The Cloister Walk
offers “food” for the soul at a time when many of us are hungry. Norris’s book chronicles her experiences as a lay oblate at St. John's Abbey, a Benedictine monastery in Collegeville, Minnesota. What makes this book fresh, wonderful, surprising, and completely relevant to people of all faiths (or non-faith) is that Norris is not—-as one would anticipate—-a Catholic, but rather a Protestant filled with spiritual doubt.
When I first read The Cloister Walk
(also by Kathleen Norris), the evocative prose reminded me of writing by other women, such as Annie Dillard, Greta Ehrlich, or Nancy Mairs, that I’ve also enjoyed. A critic from Commonweal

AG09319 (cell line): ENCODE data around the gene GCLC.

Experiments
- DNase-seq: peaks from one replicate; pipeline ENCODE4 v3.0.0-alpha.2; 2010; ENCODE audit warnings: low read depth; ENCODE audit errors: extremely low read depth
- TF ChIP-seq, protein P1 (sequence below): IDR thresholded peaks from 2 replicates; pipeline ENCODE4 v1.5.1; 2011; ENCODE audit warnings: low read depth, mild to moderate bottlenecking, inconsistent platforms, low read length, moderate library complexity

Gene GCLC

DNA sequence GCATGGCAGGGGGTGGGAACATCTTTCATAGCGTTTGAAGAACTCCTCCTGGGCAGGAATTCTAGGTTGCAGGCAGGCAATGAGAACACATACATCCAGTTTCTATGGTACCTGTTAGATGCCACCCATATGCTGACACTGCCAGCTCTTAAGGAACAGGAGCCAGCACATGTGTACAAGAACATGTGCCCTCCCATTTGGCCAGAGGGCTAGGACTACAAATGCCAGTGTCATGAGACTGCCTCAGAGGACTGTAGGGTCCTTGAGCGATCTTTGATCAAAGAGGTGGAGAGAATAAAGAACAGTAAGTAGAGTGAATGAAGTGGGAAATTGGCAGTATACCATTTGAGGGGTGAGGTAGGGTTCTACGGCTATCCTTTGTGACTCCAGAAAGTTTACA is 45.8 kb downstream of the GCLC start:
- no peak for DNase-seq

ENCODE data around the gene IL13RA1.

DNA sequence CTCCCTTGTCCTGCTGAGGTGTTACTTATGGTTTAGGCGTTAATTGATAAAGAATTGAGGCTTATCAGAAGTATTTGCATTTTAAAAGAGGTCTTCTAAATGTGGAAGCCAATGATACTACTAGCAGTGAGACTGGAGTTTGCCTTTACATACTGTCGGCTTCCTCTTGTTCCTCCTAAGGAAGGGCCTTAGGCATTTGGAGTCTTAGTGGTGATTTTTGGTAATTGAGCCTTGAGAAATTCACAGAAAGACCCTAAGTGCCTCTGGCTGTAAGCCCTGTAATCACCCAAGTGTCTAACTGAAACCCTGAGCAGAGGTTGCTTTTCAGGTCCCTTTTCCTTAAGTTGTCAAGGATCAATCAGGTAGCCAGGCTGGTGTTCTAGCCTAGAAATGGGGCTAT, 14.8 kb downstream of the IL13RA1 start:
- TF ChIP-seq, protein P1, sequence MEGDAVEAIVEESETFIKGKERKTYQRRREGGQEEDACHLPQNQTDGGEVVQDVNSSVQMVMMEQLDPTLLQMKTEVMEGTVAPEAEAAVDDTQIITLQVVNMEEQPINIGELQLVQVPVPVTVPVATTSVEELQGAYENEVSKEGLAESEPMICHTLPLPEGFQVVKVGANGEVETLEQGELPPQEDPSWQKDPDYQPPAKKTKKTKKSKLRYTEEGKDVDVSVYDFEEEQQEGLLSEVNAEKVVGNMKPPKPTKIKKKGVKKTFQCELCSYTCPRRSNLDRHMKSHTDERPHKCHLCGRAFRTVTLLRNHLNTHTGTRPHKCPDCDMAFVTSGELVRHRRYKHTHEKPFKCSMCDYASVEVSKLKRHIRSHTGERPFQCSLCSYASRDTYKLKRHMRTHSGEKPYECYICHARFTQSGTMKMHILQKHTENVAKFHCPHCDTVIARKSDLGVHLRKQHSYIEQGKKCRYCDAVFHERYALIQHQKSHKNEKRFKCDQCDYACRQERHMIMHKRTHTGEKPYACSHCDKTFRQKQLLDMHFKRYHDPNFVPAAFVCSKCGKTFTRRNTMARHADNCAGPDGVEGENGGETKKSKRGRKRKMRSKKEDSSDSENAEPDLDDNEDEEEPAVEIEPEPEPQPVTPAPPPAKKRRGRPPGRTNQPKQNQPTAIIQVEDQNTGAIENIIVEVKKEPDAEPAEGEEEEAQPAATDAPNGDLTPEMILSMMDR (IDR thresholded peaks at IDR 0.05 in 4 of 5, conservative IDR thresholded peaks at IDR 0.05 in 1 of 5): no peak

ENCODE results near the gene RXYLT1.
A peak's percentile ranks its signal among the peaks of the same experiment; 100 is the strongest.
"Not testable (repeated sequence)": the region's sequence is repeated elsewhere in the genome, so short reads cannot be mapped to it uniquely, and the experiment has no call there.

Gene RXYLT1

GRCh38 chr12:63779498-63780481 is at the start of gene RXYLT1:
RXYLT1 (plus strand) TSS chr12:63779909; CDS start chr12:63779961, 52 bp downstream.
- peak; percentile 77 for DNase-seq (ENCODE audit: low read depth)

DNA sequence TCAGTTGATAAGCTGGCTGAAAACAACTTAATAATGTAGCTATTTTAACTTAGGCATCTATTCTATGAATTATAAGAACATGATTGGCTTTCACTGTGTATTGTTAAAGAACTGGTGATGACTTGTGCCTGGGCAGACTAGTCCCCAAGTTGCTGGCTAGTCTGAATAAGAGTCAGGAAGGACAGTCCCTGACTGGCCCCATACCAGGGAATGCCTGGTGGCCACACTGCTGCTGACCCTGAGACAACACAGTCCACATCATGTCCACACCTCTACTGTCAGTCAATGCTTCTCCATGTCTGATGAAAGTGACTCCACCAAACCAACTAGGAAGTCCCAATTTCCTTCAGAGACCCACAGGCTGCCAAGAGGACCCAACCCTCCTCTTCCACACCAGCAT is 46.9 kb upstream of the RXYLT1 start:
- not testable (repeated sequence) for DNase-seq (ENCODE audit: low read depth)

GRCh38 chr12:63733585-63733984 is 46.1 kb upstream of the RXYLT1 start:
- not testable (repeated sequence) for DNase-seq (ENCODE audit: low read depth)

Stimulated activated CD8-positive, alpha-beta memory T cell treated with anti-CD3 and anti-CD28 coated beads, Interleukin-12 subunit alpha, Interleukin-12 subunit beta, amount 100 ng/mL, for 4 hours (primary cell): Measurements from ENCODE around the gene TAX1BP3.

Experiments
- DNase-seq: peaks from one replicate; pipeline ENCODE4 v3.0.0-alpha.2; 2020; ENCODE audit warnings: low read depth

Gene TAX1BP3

, Lawrence S. Cunningham, makes the same observation:
It is one of the graces of our time that the best of our contemporary spiritual writers are women who are also poets. We have thus been blessed by the writings of, among others, Nancy Mairs, Patricia Hampl, Annie Dillard, and Denise Levertov. Gifted with the power of language and disinclined to get mired down in petty ecclesiastical squabbles or sidetracked by the banality that often passes for spirituality, they, like the householder of the gospel, bring forth ‘old things and new.’ Among that number one must include, conspicuously, Kathleen Norris who can bring alive the old desert fathers and mothers, the saints of the calendar, the idiosyncrasies of community life, the travails of small-town living, the joys and pains of marriage and old age.